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SOUTH BURLINGTON EDUCATORS ASSOCIATION

PRESS RELEASE

For Information:
Noah Everitt
802.825.5748 (cell)

September 29, 2017

For Immediate Release

South Burlington Teachers Vote to Begin Strike Oct. 4


South Burlington Educators Association members urge board to return to table to avert
disruption to the school year
SOUTH BURLINGTON A day after the citys school board refused to rescind their imposition
and reach a contract agreement with teachers, members of the South Burlington Educators
Association voted to strike on Oct. 4.
The board had a choice of healing or disruption, said Noah Everitt, a South Burlington High
School special education teacher who serves as the spokesman for the association. Sadly,
driven by ideology, the board chose disruption. The men and women who teach the citys
children are not going to stand by and watch the board plunge the community into a second
straight year of tumult.
The board abruptly ended negotiations last month and voted to impose terms of employment
on the citys teachers. The board was one of only three to impose employment terms this year,
and they are one of only seven in the history of the state to impose terms more than once.
Most boards have never voted to impose in the 50 years of collective bargaining in Vermont.
The board is also becoming an outlier in Chittenden County: over the last two weeks, five other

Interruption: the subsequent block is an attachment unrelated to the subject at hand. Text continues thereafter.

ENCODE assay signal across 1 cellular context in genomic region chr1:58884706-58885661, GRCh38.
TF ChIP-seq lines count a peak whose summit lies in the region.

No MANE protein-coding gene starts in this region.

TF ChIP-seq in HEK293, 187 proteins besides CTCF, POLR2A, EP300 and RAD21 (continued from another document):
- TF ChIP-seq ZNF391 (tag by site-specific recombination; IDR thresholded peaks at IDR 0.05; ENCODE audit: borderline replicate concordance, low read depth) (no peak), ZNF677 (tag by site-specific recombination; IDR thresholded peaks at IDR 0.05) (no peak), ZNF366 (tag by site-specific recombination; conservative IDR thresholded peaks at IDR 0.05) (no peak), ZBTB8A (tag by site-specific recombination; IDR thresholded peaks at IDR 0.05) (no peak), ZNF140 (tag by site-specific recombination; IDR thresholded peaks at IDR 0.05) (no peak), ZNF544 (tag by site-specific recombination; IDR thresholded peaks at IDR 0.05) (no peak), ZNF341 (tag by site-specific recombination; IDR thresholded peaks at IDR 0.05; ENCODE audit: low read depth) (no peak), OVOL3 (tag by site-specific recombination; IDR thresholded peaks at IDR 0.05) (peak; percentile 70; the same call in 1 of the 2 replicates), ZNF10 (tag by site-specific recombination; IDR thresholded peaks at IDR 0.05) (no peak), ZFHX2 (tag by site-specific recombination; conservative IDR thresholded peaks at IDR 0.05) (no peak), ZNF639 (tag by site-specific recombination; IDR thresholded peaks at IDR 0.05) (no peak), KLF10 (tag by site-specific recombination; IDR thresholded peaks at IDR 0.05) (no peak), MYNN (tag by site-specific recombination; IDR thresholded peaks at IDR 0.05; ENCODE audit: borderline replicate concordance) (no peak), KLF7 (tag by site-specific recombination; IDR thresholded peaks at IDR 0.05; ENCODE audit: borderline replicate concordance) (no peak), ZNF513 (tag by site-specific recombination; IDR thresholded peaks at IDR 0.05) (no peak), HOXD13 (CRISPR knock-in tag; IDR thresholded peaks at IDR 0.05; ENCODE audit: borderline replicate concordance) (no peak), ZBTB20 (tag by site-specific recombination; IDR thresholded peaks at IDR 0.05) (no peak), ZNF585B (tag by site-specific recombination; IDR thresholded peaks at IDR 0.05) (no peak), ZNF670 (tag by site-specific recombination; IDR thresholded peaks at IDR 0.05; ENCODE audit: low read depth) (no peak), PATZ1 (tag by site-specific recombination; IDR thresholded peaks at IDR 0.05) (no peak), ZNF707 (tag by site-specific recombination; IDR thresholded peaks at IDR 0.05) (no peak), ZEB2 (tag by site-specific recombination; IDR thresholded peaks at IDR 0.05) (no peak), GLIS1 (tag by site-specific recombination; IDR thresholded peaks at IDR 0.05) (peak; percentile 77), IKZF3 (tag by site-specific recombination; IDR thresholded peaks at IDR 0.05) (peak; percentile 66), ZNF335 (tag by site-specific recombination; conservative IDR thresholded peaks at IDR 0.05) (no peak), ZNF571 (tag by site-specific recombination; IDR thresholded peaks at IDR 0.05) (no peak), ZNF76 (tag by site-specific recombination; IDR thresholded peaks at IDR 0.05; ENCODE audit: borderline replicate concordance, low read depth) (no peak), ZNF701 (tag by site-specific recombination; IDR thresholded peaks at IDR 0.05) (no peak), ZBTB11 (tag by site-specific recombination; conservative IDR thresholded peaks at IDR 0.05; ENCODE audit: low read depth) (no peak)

boards have reached multi-year agreements with their teachers, Everitt noted. What is so
different here than in the rest of the county?
Together with the community, we have built a school system that is one of the best in
Vermont, and is one of the reasons why South Burlington is such a thriving city, Everitt said.
We object strongly to the boards unilateral decision to leave the bargaining table, upending
decades of collaboration. We dont want to strike, but the boards actions leave us no choice.
Everitt said that there is still a chance to avoid a strike. We urge the board to return to the
table, now, and without preconditions, Everitt said. The board can end the months of
disruption weve all been through by reaching a negotiated settlement with us before
Wednesday.
The board is also becoming an outlier in Chittenden County: over the last two weeks, five other
boards have reached multi-year agreements with their teachers, Everitt noted. What is so
different here than in the rest of the county?
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